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The question I seem to be getting asked a lot is about the transition for Americans to the Canadian game. If you didn’t already know, the CFL is very different from the NFL, even though it may look like it’s “just football.” So that’s what we’re going to talk about in this edition of the blog!
Patrick Levels, a rookie from Dallas who signed the first day of main training camp this season and missed rookie camp, commented about the Canadian game: “At first it seemed like a hard transition but as the days went by, things started making more sense by having a better understanding and just having knowledge of the game. It helped me perform better.”
He relied on some of our international (import) veterans to help with his transition: “Being able to talk to Smitty (Brandon Smith) and (Joshua) Bell and (Jamar) Wall, that really helps a lot because they have great knowledge of the defence and it just kind of helps put things into perspective from a player’s standpoint. They let me know what kind of things to expect and what I’m going to get.”
On to the rules! The obvious difference is in the CFL, you have three downs (chances) to move the ball at least 10 yards before you get a new set of three downs compared to the NFL where you have 4 downs in a set. With fewer downs to make 10 yards, you’ll see more aggressive offence (lots of passing) in the Canadian game.
Speaking of passing, it’s the quarterbacks who might have the most difficulty adjusting to the Canadian game, especially with regards to the play clock. You see that big screen in the corners of McMahon Stadium that counts down from 20 each play? That’s 20 seconds for the offence to make a play – if they don’t snap the ball from the line of scrimmage before the 20 seconds is up, it’s a five-yard penalty and the down is repeated.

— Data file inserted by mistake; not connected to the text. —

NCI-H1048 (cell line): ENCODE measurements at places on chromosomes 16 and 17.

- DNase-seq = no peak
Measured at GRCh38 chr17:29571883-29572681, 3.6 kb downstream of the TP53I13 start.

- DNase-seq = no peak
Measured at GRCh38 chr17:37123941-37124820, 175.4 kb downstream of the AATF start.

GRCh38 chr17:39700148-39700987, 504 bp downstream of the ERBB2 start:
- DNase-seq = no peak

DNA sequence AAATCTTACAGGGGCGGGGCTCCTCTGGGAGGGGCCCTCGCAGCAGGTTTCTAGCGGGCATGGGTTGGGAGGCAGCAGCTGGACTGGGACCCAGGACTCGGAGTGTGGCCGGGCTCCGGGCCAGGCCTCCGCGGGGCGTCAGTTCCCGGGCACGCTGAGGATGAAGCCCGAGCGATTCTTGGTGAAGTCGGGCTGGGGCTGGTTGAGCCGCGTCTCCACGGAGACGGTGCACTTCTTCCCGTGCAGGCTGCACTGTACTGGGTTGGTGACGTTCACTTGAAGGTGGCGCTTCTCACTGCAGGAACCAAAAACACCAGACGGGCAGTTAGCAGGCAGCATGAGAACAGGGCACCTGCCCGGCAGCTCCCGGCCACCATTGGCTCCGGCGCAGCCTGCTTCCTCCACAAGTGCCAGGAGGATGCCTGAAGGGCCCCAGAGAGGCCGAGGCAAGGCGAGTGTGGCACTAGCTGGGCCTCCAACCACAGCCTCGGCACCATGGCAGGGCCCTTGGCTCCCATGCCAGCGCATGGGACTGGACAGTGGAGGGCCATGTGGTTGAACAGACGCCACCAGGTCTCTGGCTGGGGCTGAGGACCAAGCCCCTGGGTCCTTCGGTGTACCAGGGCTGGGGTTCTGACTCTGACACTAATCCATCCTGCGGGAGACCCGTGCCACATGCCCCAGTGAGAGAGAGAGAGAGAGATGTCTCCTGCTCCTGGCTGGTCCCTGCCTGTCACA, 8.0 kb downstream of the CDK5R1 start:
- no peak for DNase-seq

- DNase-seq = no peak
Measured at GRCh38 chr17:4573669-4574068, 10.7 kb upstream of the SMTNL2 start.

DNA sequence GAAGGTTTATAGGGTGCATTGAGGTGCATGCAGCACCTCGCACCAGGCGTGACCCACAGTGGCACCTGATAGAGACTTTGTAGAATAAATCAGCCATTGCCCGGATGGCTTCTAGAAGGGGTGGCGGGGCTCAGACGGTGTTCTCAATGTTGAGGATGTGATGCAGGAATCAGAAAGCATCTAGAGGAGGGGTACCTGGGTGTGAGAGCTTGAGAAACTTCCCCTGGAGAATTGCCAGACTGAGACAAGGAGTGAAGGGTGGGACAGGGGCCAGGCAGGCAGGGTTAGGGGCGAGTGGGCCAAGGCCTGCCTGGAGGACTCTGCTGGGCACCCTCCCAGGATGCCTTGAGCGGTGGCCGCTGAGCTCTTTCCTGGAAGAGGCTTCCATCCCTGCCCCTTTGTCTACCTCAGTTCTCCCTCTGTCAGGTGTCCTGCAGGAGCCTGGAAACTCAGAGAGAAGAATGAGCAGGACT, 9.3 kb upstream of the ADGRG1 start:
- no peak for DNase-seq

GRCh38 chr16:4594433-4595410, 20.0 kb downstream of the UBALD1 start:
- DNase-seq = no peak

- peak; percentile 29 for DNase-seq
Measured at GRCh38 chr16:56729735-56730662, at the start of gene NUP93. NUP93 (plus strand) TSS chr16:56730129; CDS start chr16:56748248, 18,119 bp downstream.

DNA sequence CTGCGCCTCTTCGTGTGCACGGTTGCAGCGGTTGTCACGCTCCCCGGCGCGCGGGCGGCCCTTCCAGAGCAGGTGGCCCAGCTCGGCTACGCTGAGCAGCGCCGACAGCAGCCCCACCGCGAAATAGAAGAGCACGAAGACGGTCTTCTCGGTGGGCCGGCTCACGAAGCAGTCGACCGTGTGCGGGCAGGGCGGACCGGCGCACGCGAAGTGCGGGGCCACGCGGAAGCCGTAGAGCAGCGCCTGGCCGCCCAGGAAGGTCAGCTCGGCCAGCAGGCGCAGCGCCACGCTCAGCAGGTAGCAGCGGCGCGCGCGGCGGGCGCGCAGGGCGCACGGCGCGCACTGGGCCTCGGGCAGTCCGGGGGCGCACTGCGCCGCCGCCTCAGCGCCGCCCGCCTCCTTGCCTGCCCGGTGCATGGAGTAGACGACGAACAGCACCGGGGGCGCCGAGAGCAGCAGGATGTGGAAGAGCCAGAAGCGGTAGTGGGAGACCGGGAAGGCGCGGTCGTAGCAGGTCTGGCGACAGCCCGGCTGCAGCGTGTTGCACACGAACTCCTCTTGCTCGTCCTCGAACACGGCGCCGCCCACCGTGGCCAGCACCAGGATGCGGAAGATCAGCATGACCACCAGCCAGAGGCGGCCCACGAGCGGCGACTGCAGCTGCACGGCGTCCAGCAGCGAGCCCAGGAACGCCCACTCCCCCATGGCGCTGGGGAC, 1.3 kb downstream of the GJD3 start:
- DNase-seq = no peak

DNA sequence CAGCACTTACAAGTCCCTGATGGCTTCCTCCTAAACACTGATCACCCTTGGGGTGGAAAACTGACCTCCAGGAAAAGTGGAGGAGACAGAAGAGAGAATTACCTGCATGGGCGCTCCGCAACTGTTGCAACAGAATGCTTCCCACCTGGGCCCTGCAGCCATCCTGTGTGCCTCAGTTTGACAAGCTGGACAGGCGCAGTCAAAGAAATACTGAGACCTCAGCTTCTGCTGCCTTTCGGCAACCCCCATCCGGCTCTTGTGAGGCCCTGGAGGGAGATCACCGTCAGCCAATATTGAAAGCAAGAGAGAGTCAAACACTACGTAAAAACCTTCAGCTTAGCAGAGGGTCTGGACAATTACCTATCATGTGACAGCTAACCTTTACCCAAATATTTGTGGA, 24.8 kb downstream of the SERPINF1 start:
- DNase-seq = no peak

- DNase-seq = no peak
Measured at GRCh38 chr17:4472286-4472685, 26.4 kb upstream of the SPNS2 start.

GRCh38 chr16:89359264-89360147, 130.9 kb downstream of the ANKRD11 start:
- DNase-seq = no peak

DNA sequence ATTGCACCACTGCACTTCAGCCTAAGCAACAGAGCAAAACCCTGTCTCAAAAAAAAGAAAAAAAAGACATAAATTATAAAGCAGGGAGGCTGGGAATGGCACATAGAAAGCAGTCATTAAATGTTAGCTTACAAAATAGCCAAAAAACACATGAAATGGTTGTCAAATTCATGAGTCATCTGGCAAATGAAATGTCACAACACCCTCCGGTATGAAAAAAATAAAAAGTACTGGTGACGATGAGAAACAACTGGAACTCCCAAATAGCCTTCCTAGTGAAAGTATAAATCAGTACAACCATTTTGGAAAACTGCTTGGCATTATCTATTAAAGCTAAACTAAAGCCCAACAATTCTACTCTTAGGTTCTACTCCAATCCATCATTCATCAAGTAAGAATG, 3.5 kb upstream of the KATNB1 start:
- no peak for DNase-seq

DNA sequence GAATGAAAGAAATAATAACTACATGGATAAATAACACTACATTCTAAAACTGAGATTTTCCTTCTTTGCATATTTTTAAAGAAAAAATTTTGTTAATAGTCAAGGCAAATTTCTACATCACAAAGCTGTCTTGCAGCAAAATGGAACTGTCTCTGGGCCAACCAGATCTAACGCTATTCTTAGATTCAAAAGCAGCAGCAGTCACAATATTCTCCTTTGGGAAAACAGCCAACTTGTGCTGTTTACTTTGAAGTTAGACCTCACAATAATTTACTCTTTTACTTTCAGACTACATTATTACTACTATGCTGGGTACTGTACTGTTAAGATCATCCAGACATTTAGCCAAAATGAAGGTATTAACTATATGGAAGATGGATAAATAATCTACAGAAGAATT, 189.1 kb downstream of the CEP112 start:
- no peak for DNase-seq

Third-string quarterback Ricky Stanzi, who played for five different NFL teams before coming to the Stampeders, said during training camp: “Learning a new system isn’t the issue, it’s learning almost a new game entirely because of the rule changes and the field dimensions and how things are presented up here. You can do some things up here that you can’t do in the NFL. Once you get a chance to go out there and take some reps, it’s more comfortable to do it that way than learn from film.”
In the NFL, teams have 40 seconds from the end of the previous down to make a play, that’s 160 seconds with a full set of downs, or 2 minutes and 40 seconds, which is why you see a lot of NFL games end “early” – i.e. it’s easier for a team with a lead and possession to run out the clock.
Stanzi said of the CFL’s 20-second play clock: “I’m almost treating it like I’m in two-minute mode for the first couple of practices until it starts to feel normal.”
With the 20-second clock, CFL games can be a lot closer in score and become nail-biters in the final seconds of a game. For example, that epic comeback by the Winnipeg Blue Bombers in Week 6 over the Montreal Alouettes. The Bombers were trailing by 12 points with less than two minutes to go in the game. The two quick scores and the unlikely comeback with a score of 41-40 has been a highlight of the 2017 season. That’s why the CFL has the coined phrase “No lead is safe.”
One of the biggest physical differences is the field size. When our rookies come to training camp, a lot of their eyes go really wide when they first see the field at McMahon Stadium. Some of them are thrilled with all the space (mostly receivers with all the room they have to work with) and some look a little intimidated (the defensive backs who have to cover this huge space). A CFL field is both longer and wider at 110 yards long by 65 yards wide, with 20-yard-deep end zones, compared to an NFL field which is 100 yards long by 53 1/3 yards wide with 10-yard end zones.
The goal posts are also at the front of the end zone in the CFL, unlike the NFL where they are located at the back.
With all that extra space, teams get to add another player in the CFL – 12 men on the field compared to 11 south of the 49th parallel (*shameless dig* – unless you’re Saskatchewan and add an extra player to lose the Grey Cup).
Stanzi also talked about the field size during training camp: “It almost feels college felt where you’re tighter to the boundary a little bit because those hashes get so wide. In the NFL, things get so tight, you’re never too far away but that also makes for some pretty stressful throws out here that you wouldn’t see in the NFL. If you’re on the right hash and you’re throwing all the way to the left, that’s a heave. It’s definitely different. You get the reps, you adjust to it and I’m sure it’s second nature.”
There are a lot of other nuances to the Canadian game that we’ll talk about in the upcoming blogs, but for now you get the gist of it. Send me your questions to @AlannaNolan on Twitter and thanks to everyone who’s been following the It’s A Snap blog!